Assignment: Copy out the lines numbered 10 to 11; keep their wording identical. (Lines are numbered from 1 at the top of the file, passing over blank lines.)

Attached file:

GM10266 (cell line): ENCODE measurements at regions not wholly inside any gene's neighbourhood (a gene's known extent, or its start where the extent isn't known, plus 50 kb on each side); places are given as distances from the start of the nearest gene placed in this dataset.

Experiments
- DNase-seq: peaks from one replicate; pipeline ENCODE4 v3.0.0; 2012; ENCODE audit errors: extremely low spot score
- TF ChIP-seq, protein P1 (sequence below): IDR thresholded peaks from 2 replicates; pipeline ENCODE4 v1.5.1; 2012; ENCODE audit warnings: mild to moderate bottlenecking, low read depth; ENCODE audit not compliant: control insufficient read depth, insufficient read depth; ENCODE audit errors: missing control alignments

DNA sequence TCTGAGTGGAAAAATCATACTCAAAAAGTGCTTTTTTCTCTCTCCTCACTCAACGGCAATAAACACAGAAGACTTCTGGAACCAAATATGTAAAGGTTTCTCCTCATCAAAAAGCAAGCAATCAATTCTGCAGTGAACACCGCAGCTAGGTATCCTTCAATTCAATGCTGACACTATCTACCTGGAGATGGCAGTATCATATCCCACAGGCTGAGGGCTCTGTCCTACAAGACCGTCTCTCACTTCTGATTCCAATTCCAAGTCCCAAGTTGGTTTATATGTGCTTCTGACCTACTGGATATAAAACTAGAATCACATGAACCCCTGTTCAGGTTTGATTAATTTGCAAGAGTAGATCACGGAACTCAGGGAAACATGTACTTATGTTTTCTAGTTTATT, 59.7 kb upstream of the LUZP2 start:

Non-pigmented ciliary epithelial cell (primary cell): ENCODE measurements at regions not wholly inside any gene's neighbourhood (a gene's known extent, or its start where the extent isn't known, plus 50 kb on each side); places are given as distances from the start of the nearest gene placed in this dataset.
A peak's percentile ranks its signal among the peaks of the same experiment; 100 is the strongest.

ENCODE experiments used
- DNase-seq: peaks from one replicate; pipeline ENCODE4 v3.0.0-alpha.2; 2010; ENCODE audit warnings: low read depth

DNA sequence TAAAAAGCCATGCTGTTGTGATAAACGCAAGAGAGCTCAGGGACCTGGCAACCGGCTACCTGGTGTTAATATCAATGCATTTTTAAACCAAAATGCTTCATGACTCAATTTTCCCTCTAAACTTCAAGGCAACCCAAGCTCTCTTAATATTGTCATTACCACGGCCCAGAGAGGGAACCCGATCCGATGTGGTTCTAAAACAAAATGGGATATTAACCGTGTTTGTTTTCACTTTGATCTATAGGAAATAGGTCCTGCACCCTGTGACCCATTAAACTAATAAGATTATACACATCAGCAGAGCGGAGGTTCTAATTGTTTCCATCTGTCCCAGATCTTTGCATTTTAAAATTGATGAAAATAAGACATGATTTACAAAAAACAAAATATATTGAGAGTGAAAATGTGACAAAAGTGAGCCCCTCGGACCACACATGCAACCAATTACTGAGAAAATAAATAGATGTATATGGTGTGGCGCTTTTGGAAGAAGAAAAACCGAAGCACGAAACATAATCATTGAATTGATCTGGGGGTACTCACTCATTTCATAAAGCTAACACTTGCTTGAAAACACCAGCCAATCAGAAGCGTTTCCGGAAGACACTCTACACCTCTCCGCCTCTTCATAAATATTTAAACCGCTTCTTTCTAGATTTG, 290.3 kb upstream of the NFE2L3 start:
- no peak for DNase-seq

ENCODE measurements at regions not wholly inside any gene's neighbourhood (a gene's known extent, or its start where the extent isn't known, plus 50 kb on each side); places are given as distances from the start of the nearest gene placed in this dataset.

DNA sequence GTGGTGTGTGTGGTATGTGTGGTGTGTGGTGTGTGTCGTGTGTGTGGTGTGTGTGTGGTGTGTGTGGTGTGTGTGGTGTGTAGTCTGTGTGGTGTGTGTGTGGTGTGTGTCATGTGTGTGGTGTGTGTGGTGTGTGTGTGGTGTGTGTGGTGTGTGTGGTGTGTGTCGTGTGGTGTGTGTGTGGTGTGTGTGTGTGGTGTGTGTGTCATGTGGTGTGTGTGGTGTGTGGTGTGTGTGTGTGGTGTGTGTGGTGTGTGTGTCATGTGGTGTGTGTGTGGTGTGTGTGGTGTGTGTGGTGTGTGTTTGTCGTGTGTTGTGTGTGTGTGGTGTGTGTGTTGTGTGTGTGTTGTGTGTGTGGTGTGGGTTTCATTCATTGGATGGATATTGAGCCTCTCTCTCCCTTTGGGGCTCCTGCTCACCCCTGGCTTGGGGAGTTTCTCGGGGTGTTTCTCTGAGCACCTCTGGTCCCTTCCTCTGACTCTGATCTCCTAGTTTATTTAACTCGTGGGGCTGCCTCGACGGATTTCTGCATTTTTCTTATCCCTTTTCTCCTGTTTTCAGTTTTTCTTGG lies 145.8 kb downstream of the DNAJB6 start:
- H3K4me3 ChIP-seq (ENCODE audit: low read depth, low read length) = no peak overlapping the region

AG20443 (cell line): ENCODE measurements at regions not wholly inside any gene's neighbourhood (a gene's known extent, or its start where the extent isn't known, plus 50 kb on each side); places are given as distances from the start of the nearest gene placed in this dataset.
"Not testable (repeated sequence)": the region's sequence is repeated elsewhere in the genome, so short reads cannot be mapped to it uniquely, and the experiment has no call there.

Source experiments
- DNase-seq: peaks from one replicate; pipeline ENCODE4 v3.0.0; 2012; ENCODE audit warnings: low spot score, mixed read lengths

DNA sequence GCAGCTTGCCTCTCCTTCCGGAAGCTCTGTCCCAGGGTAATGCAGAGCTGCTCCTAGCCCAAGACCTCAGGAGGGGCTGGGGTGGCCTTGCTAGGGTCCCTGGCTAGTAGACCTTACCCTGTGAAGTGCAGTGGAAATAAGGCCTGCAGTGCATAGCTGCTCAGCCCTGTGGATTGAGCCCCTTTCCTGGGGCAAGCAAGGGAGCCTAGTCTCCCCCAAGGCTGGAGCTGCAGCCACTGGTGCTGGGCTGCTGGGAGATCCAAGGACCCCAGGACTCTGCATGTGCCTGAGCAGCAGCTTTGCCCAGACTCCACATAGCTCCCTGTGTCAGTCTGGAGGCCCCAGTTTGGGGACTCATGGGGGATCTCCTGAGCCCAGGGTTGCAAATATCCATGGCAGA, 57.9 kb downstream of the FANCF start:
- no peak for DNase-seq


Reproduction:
DNA sequence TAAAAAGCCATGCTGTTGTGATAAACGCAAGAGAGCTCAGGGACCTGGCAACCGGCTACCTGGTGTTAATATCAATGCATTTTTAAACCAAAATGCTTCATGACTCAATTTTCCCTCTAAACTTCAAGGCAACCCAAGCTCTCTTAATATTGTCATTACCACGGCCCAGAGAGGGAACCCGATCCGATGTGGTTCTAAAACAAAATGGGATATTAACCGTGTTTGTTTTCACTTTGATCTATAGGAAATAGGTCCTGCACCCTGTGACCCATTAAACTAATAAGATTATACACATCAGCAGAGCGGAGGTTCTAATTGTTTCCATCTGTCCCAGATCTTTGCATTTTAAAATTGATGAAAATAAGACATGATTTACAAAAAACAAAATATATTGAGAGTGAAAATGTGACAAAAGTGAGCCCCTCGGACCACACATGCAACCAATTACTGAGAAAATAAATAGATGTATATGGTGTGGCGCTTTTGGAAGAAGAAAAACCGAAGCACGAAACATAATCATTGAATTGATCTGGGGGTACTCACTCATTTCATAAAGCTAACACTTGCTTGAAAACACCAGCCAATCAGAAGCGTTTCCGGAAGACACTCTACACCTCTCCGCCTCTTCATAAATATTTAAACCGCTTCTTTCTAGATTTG, 290.3 kb upstream of the NFE2L3 start:
- no peak for DNase-seq